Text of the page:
The Good: Some very cool cards (especially rares), Compelling theme
The Bad: Serious collectibility issue (foils)
The Basics: Despite being vastly overproduced, "Battle Of Helm's Deep" increases the menace to players in a way that makes The Lord Of The Rings TCG fun again!
Sometimes when I see a movie, I see it not only through the lens of a movie reviewer, but through one of my other hats. As a collector and player of The Lord Of The Rings Trading Card Game, I distinctly remember watching The Two Towers and thinking "Wow, how are they going to incorporate THAT into the game?!" when the siege of Helm's Deep began. It was such a tremendous event that I knew that Decipher would either have to omit the massive warfare from the much more intimate game it had begun with The Fellowship Of The Rings or there were some major changes in store for players of the game.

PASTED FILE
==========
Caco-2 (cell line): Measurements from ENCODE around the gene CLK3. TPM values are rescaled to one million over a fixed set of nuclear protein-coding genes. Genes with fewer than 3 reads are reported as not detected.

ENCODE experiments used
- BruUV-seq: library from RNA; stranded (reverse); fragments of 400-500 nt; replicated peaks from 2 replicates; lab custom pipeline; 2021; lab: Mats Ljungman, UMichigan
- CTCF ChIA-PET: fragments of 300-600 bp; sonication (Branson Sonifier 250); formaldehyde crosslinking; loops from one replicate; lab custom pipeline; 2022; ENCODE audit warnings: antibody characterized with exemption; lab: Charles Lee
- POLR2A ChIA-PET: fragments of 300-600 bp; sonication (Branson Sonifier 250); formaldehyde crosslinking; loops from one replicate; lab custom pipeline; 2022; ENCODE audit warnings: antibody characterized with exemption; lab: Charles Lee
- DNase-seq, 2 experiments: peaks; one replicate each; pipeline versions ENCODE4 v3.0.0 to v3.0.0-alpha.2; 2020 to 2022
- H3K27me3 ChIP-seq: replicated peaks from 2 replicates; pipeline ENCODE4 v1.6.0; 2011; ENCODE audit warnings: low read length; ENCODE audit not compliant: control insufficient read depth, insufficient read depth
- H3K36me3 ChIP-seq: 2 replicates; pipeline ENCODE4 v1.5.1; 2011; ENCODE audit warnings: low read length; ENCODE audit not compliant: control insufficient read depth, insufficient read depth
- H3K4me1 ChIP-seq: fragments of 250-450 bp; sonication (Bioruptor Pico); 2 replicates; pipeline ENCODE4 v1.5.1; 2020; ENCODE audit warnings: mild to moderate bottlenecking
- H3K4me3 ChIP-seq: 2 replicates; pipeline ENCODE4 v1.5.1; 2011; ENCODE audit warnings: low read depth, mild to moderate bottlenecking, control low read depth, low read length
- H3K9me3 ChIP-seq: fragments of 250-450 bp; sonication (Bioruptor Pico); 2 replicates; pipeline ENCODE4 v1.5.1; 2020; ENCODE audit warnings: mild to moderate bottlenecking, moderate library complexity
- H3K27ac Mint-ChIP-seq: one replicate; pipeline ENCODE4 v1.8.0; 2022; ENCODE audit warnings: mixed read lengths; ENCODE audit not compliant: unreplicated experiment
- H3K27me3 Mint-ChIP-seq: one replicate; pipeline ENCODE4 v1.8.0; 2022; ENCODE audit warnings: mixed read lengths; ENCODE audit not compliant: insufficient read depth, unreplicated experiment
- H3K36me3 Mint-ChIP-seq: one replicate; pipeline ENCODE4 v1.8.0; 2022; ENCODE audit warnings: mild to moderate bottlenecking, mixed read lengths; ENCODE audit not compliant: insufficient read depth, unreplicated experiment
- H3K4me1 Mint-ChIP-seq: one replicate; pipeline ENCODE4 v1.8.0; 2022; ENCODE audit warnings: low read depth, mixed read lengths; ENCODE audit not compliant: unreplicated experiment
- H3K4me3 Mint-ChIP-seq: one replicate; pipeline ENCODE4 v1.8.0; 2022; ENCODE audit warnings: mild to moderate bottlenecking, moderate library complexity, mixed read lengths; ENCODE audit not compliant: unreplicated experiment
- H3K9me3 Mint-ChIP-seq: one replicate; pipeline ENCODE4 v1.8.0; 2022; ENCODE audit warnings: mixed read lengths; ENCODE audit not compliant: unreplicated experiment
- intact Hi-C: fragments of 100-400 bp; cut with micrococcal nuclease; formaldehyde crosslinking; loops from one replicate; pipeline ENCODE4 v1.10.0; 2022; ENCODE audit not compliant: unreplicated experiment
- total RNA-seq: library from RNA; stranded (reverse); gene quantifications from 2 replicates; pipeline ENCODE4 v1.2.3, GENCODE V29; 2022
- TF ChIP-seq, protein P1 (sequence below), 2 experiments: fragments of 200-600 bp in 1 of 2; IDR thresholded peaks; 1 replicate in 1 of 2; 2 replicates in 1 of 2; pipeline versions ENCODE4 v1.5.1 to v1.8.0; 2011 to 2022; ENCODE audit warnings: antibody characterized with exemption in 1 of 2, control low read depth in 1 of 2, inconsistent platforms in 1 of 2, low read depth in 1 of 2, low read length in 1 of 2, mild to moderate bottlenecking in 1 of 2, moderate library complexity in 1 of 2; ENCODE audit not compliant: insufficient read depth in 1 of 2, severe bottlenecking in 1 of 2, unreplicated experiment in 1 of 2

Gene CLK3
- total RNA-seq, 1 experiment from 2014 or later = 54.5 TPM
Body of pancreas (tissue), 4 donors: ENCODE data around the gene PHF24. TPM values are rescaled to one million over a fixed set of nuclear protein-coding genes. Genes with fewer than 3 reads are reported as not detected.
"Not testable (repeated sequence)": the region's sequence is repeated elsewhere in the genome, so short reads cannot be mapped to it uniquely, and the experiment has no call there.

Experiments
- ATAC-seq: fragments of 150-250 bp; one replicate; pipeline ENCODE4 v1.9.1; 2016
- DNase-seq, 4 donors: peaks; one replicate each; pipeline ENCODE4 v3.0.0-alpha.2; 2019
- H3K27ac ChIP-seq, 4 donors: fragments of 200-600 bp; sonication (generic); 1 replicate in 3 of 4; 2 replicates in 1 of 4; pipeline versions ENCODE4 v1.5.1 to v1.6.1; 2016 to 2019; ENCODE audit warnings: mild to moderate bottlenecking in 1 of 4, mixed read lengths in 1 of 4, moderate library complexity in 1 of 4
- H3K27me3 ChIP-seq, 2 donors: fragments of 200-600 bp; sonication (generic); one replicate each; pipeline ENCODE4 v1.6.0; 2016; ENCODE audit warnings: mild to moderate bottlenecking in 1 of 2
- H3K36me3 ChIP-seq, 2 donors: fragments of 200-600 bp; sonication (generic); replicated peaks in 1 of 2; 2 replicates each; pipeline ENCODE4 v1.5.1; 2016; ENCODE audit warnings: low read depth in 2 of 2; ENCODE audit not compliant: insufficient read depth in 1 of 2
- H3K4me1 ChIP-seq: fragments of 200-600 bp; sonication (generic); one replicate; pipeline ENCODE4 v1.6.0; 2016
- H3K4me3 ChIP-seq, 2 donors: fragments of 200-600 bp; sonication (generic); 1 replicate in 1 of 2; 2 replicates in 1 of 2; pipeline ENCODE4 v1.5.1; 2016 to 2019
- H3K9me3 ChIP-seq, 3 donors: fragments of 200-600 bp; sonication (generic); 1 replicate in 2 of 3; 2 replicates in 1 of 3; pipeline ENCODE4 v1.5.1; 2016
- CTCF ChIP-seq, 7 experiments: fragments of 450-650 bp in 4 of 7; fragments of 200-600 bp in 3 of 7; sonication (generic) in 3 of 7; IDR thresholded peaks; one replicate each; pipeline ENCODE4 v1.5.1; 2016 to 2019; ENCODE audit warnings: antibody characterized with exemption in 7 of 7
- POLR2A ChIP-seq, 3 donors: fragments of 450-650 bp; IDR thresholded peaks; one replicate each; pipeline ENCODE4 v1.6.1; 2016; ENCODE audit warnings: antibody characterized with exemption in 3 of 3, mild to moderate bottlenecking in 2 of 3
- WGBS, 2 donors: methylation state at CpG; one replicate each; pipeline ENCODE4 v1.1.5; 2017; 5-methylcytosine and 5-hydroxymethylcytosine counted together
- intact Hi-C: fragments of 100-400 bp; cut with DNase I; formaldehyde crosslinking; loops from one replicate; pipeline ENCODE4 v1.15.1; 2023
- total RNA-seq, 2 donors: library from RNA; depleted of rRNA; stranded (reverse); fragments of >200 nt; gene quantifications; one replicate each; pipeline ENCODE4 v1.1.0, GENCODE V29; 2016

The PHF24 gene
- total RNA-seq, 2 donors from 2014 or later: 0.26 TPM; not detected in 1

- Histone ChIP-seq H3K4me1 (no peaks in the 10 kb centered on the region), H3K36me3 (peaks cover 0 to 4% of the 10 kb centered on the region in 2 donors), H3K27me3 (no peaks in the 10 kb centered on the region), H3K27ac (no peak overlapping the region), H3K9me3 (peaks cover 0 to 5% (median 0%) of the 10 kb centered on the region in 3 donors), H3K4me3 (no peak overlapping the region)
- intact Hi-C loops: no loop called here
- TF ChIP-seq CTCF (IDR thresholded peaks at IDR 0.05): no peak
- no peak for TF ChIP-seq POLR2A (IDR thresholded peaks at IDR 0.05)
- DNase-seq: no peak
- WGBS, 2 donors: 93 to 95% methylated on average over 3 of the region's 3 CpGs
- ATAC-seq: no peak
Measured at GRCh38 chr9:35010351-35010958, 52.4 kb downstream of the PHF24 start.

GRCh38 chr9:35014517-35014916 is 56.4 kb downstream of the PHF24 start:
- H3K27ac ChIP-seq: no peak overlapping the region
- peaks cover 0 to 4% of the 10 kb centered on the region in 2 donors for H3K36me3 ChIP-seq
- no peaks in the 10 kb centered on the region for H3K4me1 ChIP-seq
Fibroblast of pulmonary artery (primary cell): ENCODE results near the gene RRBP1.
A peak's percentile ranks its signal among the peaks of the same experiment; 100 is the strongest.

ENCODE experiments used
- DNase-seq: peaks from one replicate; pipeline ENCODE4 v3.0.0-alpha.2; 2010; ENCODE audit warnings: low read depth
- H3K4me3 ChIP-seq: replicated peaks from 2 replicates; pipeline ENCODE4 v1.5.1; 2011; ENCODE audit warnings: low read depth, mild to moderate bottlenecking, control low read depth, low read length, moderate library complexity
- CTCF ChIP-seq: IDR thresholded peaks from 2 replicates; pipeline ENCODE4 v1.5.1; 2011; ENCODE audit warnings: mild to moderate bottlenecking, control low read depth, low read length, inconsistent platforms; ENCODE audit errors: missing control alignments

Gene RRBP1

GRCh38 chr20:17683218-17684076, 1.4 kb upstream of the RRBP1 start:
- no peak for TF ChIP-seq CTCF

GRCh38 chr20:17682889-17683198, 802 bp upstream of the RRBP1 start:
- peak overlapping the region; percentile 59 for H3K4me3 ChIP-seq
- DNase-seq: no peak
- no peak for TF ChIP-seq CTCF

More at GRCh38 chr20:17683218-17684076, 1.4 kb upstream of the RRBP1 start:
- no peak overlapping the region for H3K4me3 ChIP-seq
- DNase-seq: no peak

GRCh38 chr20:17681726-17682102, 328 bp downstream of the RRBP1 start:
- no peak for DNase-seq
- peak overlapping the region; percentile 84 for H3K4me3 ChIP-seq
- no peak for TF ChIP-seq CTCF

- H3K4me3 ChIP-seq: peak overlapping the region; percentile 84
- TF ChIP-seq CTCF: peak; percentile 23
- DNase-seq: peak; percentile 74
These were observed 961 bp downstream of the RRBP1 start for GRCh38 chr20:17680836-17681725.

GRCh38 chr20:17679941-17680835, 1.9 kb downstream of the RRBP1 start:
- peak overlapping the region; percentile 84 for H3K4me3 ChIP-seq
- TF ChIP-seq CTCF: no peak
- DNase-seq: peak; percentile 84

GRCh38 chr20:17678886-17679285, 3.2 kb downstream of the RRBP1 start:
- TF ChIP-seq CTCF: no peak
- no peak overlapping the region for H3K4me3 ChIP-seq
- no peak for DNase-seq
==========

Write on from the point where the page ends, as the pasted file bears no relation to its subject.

Decipher did not disappoint, opting to step up The Lord Of The Rings Trading Card Game as opposed to leaving out the huge battles from The Two Towers. The set where they made the more significant alterations to game play came with the expansion "Battle Of Helm's Deep." Encompassing a sense of massive warfare into the game was done in "Battle Of Helm's Deep" without changing many of of the fundamentals of The Lord Of The Rings TCG.
As well, the "Battle Of Helm's Deep" introduced Gollum into The Lord Of The Rings TCG. And from my perspective, he arrives not a moment too soon!